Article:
Playback: No Fun Fun Fun Fest in 2016

Fun Fun Fun Fest won't happen this year and here's the exclusive on why


The third and final day of Fun Fun Fun X, Nov. 8, 2015, at Auditorium Shores (Photo by David Brendan Hall)

Cat's out of the bag on the worst kept secret in Austin music: There will be no Fun Fun Fun Festival in 2016.

Stratus Properties CEO Beau Armstrong, whose company gained ownership of the FFF Fest brand as a debtor's asset when Stratus acquired former partner Transmission Events in May, has confirmed to "Playback" that the festival will take a year off.

"Beginning in 2017, Fun Fun Fun Festival will move to Halloween weekend," commented Armstrong, whose real estate company owns the W Hotel and ACL Live at the Moody Theater. "The city – the mayor and the Parks department in particular – have been very supportive and have worked diligently with us to make sure FFF continues. We are currently undergoing a competitive process to find the right operating partner for 2017 and beyond, and therefore will be taking this year off.

"There has been a lot of interest and hopefully we will have something to announce within the next few weeks."

Austin Parks and Recreation Department Special Events Manager Jason Maurer confirmed he's been involved in ongoing discussions with Stratus. FFF Fest was traditionally held at Auditorium Shores the weekend after Halloween.

The news comes four months after Transmission underwent a major change in leadership. Austin's largest indie concert promotions company, founded in 2007 by longtime Emo's booker Graham Williams and Mohawk owner James Moody, joined forces with Stratus in 2013, giving them financial backing and accounting services. This spring, amongst disagreement over how much of the businesses' efforts should be focused on club shows, Moody and Williams walked away from Transmission – with the latter starting a new booking concern called Margin Walker Presents.

It wasn't a clean break.

In repayment for outstanding debts, Stratus took control of the Transmission and Fun Fun Fun Fest brands. Since what many term "the divorce," the fate of FFF Fest has remained in question. Stratus/Transmission teased an announcement in early June that never happened. For Margin Walker, their former partner's silence about FFF not occurring has proved troublesome in light of their competing event: Sound on Sound Fest, Nov. 4-6, being staged in nearby McDade.

"We've asked them to make some sort of statement from the beginning," reveals Ian Orth, Transmission's former director of brand marketing and current Margin Walker marketing director. "Their last social media post was in May. It's been demeaning to everyone who put years of hard work into building FFF."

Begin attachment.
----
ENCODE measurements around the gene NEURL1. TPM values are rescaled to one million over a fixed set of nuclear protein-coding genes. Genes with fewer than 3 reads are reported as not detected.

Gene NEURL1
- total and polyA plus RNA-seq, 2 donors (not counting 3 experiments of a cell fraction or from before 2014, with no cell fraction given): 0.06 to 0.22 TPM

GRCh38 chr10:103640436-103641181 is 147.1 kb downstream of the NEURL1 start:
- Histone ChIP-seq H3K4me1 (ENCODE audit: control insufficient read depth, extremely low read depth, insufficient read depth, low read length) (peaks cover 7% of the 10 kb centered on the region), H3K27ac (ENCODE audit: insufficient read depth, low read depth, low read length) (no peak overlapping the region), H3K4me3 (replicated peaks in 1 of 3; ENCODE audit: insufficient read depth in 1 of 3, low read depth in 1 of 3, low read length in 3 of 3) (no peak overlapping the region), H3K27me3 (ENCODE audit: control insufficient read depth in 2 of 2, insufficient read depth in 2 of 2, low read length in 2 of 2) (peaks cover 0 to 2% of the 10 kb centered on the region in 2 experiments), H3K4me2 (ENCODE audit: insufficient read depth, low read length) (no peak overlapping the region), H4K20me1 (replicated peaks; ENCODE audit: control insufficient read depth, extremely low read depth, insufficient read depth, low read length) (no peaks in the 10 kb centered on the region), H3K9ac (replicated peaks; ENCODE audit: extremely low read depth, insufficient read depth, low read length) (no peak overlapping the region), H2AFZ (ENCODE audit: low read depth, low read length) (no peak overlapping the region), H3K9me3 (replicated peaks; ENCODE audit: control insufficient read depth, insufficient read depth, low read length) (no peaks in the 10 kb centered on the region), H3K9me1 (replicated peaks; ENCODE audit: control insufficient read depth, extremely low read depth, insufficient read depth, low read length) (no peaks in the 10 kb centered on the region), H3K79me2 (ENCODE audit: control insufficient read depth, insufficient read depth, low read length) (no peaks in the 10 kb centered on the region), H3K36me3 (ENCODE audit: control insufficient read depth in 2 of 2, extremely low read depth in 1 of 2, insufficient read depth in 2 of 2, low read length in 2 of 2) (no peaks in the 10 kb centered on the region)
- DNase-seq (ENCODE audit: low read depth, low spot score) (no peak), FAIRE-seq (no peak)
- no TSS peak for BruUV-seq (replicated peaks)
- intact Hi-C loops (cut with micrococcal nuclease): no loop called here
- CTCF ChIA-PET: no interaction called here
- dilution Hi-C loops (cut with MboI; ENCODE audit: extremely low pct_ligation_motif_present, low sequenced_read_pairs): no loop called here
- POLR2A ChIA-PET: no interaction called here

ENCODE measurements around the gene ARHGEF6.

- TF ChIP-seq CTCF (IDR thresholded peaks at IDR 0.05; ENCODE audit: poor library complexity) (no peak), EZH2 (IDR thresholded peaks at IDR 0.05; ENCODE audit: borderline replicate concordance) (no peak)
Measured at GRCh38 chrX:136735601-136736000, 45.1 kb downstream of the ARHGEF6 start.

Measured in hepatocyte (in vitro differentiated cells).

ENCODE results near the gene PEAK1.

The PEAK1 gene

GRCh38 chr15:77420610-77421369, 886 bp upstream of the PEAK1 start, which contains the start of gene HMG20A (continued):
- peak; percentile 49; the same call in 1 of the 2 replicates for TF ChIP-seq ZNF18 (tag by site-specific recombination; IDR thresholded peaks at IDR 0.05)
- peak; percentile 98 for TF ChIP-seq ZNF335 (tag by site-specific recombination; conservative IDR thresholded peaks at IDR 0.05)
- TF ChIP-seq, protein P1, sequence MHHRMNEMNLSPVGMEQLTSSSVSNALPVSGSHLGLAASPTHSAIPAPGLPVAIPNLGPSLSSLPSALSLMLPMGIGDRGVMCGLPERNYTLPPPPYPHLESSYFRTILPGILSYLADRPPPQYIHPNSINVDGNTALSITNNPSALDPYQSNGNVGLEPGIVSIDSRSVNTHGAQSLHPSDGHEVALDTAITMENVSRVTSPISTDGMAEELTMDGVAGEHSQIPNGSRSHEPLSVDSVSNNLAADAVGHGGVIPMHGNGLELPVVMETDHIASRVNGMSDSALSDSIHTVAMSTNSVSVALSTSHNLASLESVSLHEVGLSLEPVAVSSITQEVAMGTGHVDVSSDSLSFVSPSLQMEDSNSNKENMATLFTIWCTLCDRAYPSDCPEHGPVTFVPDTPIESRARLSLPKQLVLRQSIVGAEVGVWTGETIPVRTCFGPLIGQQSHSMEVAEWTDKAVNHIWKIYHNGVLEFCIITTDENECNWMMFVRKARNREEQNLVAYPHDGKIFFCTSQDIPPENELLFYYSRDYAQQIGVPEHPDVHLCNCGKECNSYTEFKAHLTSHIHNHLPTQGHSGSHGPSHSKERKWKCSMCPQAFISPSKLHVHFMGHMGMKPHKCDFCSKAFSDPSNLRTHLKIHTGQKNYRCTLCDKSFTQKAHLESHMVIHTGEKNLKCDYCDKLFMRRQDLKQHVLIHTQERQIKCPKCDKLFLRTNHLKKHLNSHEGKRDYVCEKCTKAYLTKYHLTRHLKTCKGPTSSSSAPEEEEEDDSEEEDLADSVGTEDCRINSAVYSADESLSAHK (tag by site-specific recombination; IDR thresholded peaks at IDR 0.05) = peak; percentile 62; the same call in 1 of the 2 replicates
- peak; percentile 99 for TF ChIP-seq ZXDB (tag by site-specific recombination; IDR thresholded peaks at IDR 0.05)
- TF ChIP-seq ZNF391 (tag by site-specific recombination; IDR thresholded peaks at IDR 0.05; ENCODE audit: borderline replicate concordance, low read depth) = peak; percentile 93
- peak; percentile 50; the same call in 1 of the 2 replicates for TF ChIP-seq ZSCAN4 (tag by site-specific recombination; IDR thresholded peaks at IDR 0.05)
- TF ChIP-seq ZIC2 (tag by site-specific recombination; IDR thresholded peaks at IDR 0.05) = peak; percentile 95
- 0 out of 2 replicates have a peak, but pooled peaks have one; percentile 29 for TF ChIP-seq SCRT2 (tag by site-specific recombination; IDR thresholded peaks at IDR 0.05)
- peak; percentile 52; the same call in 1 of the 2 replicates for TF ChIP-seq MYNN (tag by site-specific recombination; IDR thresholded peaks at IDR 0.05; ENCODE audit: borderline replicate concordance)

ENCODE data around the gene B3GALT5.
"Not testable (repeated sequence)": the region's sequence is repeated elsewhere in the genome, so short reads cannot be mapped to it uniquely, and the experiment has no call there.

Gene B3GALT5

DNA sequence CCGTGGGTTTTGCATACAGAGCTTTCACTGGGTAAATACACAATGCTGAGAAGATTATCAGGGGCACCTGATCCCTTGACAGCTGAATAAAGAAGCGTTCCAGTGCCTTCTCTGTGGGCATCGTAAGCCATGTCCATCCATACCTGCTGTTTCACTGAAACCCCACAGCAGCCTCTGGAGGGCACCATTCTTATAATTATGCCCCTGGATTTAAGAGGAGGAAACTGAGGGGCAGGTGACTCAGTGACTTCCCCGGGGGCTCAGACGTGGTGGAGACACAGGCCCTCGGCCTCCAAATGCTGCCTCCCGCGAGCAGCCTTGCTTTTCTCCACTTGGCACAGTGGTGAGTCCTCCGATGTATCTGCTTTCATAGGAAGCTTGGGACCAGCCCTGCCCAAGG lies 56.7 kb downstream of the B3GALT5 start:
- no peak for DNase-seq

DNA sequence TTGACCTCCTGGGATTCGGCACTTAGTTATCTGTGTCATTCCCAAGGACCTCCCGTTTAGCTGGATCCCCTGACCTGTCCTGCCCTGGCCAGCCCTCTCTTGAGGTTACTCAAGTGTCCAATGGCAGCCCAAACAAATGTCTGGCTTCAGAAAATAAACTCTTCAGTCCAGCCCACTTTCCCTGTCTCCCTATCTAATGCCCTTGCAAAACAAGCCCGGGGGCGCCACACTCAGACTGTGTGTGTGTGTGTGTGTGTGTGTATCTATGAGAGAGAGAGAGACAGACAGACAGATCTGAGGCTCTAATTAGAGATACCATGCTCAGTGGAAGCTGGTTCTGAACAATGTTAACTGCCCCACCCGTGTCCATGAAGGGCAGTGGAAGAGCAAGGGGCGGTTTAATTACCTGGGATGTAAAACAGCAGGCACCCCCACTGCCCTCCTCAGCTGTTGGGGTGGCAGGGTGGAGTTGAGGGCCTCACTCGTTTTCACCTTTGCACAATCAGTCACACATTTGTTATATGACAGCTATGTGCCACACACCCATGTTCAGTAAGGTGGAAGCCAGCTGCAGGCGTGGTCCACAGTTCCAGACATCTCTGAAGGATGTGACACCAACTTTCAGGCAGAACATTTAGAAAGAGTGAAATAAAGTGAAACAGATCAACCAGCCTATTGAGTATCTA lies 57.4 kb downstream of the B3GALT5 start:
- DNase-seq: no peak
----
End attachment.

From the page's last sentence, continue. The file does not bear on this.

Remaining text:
Orth says Stratus executives made it clear at an all-staff meeting in February that FFF Fest 2016 wouldn't happen. FFF had been a tense topic since the previous November's run was financially unsuccessful. At a time when the company should have been advertising early-bird tickets, FFF Director of Production Max Gregor says the team was ordered to re-strategize the event.

Six variations were outlined, including a venue-based model, a one-day park event, and a simpler, back-to-its-roots FFF. Gregor says Stratus leadership doubted the financial solvency of the models presented, killing all hope for FFF 2016.

"Beau actually suggested that Graham book the Grateful Dead and John Mayer for two nights and call it Fun Fun Fun Fest," Orth recalled. "They didn't get the vision."

Williams can't legally comment on Transmission-related matters, but Orth says that – to his knowledge – Stratus executives have been trying sell FFF Fest to Live Nation and other national promoters.

"What happens when you sell something so inherently Austin to a national corporation is it would turn into something it's not," says Orth.

Meanwhile, Sound on Sound hopes to re-create FFF's cultural magic. While the creative team behind both is nearly identical, the big difference remains location. Because of a noncompete clause with Stratus, SOS will be held 45 minutes outside of town.

Sound on Sound co-owner Johnny Sarkis, a longtime FFF team member who also has a stake in Downtown club venue Barracuda, says SOS was born of necessity.

"The lineup we have was booked by Graham as FFF Fest first," he offers. "When FFF wasn't going to happen, we couldn't string along bands and agents because it would implode the trust we have with them. If we did that, how would I run my venue? How could Graham run his booking operation?"